SNPs involved in AMD

Role of MCP-1 and Its Receptor in Age Related Macular Degeneration: Single Nucleotide Polymorphisms Study



Age related macular degeneration is an eye disorder which leads to irreversible blindness in aged.  Various studies have been carried out to screen the role of different biomolecules in disease progression. MCP-1, while acting in concert with receptor CCR2,  have been found to promote recruitment of macrophages but the mechanism how these cytokines are regulated  in the eye of patients with AMD remain unclear. In our previous studies we have found that CCL2 deficient mice have characteristics of AMD disease. We hypothesized that any dysfunction in the CCL2 and CCR2 results in impaired macrophage recruitment and debris formation under the retinal pigment epithelium (RPE) contributions to AMD. Patients with AMD and normal controls were included in study. The absence of any genetic association studies between CCL2 or CCR2 and AMD from Indian patients prompted us to explore the role of these chemokines in Indian patients.

Total protein estimation was carried out using Bradford assay and the expression of CCL2 was analyzed using enzyme linked immunosorbant assay. Flow cytometry was employed to study the expression levels of surface receptors namely hCCR2 in PBMCs and SNP (Single nucleotide polymorphism) was analyzed by using real time PCR. We analyzed the association between single nucleotide polymorphisms (SNPs) of CCL2 (rs4586) and CCR2 (rs1799865) with their respective protein levels. Our results revealed that individuals possessing both SNPs are at a higher risk of development of AMD. The genotype and allele frequency for both CCL2 and CCR2 was found to be significantly different between AMD and normal controls and it was found that TT genotype was more frequent in AMD patients than in controls for both CCL2 and CCR2. ELISA estimation revealed elevated levels of serum CCL2 in AMD patients as compared to normal controls. No difference was observed in CCL2 levels for wet and dry AMD.  CCL2 concentration was significantly elevated in the patients affected in one or both eyes with AMD as compare to controls However, flow cytometry analysis of PBMCs of AMD patients and normal controls indicates a significant decrease in proportion of CCR2 expressing PBMCs from AMD patients than those from normal controls. This lead to conclusion that  elevated level of CCL2 and low level of CCR2 results in   inflammation caused by extravasations of activated monocytes/lymphocytes at the site of macular degeneration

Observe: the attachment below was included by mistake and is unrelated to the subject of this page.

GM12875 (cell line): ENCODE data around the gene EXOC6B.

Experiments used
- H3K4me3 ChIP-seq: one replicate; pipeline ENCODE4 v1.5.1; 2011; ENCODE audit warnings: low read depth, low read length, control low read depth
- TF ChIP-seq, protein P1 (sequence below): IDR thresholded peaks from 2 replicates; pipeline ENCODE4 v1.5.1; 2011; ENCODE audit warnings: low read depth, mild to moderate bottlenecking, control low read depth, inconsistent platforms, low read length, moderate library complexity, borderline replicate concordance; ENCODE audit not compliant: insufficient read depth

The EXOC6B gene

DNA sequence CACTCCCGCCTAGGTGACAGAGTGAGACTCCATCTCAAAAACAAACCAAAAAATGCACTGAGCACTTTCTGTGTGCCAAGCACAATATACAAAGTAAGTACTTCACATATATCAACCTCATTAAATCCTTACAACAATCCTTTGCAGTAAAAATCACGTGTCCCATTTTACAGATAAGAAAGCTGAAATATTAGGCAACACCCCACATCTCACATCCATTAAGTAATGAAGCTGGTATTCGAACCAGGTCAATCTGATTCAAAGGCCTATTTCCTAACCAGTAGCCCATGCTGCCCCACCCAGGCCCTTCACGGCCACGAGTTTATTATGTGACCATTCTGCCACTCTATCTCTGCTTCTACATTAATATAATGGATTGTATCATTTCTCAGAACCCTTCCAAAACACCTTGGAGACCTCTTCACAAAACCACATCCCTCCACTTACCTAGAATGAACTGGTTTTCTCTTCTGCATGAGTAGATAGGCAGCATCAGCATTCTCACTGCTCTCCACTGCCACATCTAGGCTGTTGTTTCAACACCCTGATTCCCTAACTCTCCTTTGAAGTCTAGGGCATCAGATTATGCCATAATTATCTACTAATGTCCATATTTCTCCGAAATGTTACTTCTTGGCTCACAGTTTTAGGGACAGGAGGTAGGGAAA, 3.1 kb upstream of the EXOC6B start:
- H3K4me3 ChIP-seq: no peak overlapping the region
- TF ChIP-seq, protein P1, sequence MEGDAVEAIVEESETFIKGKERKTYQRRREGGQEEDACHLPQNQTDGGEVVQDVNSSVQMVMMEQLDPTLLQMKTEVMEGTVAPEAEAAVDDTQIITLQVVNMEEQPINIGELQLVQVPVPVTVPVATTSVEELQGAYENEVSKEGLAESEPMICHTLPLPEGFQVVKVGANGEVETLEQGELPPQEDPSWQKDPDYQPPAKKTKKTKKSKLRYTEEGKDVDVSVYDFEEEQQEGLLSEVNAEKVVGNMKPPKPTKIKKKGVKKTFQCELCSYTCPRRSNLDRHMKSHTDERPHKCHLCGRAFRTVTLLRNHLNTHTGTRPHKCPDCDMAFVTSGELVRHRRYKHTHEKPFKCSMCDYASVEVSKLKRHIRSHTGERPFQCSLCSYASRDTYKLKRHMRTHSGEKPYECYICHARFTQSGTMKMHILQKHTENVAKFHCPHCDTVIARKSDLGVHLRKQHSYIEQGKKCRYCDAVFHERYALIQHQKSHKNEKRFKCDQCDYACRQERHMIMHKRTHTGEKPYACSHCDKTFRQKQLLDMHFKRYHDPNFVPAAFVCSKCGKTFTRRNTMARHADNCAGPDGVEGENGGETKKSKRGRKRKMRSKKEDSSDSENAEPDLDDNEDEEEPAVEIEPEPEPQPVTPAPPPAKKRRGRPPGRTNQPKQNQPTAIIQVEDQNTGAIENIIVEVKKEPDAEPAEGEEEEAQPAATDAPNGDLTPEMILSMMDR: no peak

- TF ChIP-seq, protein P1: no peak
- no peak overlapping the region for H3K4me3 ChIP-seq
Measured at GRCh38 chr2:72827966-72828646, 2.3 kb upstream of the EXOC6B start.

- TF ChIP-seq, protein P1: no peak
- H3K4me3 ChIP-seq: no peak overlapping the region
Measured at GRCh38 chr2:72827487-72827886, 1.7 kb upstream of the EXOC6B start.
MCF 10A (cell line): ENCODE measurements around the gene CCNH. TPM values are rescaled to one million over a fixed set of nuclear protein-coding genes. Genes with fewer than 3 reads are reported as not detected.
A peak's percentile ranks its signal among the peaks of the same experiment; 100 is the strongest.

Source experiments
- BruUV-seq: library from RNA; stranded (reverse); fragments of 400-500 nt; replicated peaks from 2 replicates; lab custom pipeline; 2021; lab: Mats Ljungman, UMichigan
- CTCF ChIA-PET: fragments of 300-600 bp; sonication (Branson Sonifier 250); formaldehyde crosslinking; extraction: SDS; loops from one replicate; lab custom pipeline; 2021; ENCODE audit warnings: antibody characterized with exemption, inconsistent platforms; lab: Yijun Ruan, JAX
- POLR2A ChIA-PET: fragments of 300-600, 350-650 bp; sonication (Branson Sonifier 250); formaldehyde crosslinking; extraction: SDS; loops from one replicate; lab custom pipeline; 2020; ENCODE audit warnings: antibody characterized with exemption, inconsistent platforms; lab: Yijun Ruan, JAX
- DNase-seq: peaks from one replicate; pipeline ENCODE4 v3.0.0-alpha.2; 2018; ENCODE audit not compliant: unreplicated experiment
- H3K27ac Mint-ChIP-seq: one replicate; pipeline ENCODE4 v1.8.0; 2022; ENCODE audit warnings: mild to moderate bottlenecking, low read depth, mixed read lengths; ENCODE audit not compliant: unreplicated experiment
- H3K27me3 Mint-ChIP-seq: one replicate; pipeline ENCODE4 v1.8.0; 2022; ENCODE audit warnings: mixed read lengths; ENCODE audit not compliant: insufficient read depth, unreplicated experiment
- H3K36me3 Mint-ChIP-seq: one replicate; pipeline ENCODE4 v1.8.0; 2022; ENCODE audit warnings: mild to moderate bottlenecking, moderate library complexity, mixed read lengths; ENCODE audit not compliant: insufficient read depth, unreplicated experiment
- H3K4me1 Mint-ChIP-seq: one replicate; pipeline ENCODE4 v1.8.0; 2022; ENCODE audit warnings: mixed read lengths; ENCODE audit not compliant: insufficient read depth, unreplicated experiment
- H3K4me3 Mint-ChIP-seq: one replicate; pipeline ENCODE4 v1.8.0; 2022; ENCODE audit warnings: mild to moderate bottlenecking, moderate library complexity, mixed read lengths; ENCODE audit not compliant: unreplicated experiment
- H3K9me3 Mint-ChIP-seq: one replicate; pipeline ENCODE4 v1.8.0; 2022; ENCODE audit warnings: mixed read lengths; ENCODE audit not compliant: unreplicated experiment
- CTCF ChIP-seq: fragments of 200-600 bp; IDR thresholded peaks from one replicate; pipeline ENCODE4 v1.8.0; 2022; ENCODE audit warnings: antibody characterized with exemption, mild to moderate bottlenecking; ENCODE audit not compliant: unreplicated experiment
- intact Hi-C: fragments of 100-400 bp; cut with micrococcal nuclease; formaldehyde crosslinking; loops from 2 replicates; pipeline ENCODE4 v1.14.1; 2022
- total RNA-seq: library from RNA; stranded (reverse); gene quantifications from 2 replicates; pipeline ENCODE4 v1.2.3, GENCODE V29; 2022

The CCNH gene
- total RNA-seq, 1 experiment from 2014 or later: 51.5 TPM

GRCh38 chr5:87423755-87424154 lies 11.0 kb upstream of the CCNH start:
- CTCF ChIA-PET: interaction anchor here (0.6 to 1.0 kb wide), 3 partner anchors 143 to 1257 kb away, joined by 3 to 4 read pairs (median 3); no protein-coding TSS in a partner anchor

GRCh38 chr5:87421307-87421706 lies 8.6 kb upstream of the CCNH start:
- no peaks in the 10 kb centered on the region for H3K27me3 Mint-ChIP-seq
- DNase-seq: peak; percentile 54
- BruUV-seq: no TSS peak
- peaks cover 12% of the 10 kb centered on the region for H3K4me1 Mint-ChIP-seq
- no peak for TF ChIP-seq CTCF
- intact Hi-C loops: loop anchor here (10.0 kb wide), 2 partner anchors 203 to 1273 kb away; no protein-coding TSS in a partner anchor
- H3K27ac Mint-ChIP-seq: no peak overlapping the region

Anand A, Sharma NK, Gupta A, Prabhakar S, Sharma SK, et al. (2012) Single Nucleotide Polymorphisms in MCP-1 and Its Receptor Are Associated with the Risk of Age Related Macular Degeneration. PLoS ONE 7(11): e49905.

<<< Back to Resarch Area